Peripheral influences on motion integration in foveal vision are modulated by central local ambiguity and center-surround congruence

Kozák, Lajos R. and Castelo-Branco, Miguel (2009) Peripheral influences on motion integration in foveal vision are modulated by central local ambiguity and center-surround congruence. INVESTIGATIVE OPHTHALMOLOGY & VISUAL SCIENCE, 50 (2). pp. 980-8. ISSN 0146-0404

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PURPOSE To study how central visual motion integration and segmentation processes are influenced by the congruence or incongruence of peripheral contextual moving surrounds and to determine their clinical relevance. METHODS Nine subjects participated in experiments 1 and 2 (12-second blocks containing 2-second static fixation and 10-second surface plaid movement) and 15 in experiment 3 (72-second blocks, with 12-second fixation, and 60-second motion). Observers reported whether they perceived nontransparent (corresponding to visual integration of motion cues into one surface) or transparent (segmentation of two surfaces from motion cues) plaid motion within a 5 degrees central circular region. Surround stimuli were 20 degrees transparent or nontransparent moving plaids. RESULTS Contextual effects required the presence of both local and global ambiguity. If central local motion became unambiguous, then surrounds became ineffective. Under local and global ambiguity, transparent surrounds invariably induced central congruence while also strongly suppressing incongruent percepts. Nontransparent surrounds produced similar but less consistent congruent bias, especially for longer viewing times. In the latter case, however, suppression of incongruent central interpretations became barely detectable compared to the observed significant facilitation of congruent percepts. CONCLUSIONS Local ambiguity is critical in contextual modulation, and the peripheral enhancement or suppression of central motion integration depends both on transparency bias and center-surround congruence. The importance of local ambiguity in contextual modulation is clinically relevant, because it implies that contextual effects will be stronger in disorders with impaired central vision, such as macular degeneration. Moreover, the increased efficacy of global context under conditions of increased local ambiguity may be useful in future rehabilitation approaches.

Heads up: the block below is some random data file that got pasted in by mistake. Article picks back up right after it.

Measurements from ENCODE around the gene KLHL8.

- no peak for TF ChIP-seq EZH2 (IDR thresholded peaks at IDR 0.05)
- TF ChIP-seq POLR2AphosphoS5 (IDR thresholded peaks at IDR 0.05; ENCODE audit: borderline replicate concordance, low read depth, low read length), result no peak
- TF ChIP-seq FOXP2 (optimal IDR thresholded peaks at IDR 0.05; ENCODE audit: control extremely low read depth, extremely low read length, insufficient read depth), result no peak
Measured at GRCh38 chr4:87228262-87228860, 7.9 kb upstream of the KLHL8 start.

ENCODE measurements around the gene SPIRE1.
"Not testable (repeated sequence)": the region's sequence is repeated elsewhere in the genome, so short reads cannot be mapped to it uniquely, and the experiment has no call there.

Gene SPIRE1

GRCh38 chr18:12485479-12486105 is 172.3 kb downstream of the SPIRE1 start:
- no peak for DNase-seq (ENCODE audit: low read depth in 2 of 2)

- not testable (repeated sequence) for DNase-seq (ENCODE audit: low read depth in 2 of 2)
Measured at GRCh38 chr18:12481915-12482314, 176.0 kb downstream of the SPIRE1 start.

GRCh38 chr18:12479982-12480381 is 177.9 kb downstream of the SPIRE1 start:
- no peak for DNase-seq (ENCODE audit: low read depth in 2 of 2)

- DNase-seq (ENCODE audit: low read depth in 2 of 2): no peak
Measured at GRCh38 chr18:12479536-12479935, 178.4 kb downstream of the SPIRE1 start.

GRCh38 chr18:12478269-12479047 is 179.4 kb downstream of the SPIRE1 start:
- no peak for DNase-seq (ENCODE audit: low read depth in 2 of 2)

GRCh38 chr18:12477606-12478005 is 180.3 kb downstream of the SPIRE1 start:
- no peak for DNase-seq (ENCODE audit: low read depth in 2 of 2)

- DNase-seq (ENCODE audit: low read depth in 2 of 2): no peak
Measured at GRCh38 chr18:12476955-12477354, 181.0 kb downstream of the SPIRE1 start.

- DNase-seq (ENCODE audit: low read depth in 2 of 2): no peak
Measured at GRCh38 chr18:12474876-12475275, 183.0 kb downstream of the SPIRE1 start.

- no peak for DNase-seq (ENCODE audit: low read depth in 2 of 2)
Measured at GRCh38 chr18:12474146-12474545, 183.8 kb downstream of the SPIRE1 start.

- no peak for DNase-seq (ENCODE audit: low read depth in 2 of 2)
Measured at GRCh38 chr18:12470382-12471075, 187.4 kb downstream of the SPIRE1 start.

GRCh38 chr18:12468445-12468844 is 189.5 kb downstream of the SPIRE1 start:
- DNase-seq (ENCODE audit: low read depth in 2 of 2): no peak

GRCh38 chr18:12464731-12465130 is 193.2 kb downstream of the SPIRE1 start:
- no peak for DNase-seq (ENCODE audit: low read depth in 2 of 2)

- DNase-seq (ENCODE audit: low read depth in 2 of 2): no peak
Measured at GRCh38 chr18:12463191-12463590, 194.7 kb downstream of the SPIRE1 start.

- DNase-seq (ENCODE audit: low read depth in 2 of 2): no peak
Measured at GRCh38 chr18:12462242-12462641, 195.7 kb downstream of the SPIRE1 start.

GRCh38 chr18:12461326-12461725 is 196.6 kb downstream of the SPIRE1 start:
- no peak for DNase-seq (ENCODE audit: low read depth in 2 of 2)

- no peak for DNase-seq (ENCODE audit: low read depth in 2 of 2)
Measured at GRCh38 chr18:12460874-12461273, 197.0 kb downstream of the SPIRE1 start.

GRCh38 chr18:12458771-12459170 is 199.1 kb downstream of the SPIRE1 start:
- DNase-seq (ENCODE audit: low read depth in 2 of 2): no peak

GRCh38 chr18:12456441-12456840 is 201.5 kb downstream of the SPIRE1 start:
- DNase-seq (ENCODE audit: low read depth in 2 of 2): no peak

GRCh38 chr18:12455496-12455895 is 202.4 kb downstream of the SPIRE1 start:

Item Type: Article
Subjects: Q Science / természettudomány > QP Physiology / élettan
Depositing User: dr. Lajos R Kozák
Date Deposited: 01 Oct 2014 15:16
Last Modified: 01 Oct 2014 15:16

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